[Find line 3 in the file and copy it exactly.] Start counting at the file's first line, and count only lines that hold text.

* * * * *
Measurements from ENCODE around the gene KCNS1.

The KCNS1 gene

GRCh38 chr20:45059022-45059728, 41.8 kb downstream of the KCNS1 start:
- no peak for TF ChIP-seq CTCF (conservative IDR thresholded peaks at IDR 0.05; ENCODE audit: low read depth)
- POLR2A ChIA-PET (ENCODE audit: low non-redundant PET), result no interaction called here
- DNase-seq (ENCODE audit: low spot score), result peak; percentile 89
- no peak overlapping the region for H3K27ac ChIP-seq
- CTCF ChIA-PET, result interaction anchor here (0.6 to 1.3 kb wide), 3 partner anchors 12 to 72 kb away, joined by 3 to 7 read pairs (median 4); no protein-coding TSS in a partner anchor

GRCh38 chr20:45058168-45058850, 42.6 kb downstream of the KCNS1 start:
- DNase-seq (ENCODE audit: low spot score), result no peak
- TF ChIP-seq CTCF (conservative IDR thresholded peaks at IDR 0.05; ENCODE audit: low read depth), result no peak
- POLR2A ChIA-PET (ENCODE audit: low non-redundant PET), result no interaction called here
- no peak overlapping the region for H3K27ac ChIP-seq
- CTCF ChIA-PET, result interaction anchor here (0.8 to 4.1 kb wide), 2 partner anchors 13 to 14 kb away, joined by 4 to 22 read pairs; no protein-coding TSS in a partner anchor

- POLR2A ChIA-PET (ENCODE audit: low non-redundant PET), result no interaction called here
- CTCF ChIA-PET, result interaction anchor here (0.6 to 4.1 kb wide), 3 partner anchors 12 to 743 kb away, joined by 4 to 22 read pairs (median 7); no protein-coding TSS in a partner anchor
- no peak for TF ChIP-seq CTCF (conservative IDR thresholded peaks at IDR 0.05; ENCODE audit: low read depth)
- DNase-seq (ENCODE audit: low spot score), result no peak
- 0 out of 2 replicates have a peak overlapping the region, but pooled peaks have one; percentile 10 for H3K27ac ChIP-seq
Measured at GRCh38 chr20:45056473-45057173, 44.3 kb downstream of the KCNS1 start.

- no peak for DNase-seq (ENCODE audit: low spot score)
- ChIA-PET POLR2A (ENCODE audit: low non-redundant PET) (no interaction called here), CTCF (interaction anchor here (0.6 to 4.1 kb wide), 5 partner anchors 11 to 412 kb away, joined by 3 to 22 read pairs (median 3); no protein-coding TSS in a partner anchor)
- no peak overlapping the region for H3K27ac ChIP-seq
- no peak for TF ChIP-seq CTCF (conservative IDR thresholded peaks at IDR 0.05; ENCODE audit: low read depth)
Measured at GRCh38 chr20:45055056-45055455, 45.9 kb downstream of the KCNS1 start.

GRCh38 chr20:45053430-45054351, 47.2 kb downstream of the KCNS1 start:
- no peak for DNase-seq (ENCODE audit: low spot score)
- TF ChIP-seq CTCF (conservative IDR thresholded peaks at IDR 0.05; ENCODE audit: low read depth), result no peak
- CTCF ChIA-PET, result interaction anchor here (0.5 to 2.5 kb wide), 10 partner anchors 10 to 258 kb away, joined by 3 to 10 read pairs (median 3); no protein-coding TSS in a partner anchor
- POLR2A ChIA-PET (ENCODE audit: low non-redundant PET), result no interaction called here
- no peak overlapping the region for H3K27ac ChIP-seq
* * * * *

GRCh38 chr20:45059022-45059728, 41.8 kb downstream of the KCNS1 start: